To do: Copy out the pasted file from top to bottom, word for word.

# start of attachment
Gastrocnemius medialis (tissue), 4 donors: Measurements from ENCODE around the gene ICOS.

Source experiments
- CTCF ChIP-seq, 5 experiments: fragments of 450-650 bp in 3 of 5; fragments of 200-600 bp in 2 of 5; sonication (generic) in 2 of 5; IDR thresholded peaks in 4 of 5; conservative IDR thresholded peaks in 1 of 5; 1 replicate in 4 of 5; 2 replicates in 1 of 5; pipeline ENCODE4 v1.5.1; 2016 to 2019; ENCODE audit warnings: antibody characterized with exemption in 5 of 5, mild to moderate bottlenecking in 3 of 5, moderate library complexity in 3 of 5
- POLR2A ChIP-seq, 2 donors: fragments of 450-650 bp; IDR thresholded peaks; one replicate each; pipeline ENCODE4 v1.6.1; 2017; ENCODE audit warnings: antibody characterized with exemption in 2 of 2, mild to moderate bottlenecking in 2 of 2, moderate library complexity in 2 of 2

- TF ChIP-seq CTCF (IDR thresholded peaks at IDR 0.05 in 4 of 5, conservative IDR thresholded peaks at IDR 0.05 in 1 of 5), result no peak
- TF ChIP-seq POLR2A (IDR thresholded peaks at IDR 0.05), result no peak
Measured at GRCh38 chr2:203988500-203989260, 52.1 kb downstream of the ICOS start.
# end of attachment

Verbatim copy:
Gastrocnemius medialis (tissue), 4 donors: Measurements from ENCODE around the gene ICOS.

Source experiments
- CTCF ChIP-seq, 5 experiments: fragments of 450-650 bp in 3 of 5; fragments of 200-600 bp in 2 of 5; sonication (generic) in 2 of 5; IDR thresholded peaks in 4 of 5; conservative IDR thresholded peaks in 1 of 5; 1 replicate in 4 of 5; 2 replicates in 1 of 5; pipeline ENCODE4 v1.5.1; 2016 to 2019; ENCODE audit warnings: antibody characterized with exemption in 5 of 5, mild to moderate bottlenecking in 3 of 5, moderate library complexity in 3 of 5
- POLR2A ChIP-seq, 2 donors: fragments of 450-650 bp; IDR thresholded peaks; one replicate each; pipeline ENCODE4 v1.6.1; 2017; ENCODE audit warnings: antibody characterized with exemption in 2 of 2, mild to moderate bottlenecking in 2 of 2, moderate library complexity in 2 of 2

- TF ChIP-seq CTCF (IDR thresholded peaks at IDR 0.05 in 4 of 5, conservative IDR thresholded peaks at IDR 0.05 in 1 of 5), result no peak
- TF ChIP-seq POLR2A (IDR thresholded peaks at IDR 0.05), result no peak
Measured at GRCh38 chr2:203988500-203989260, 52.1 kb downstream of the ICOS start.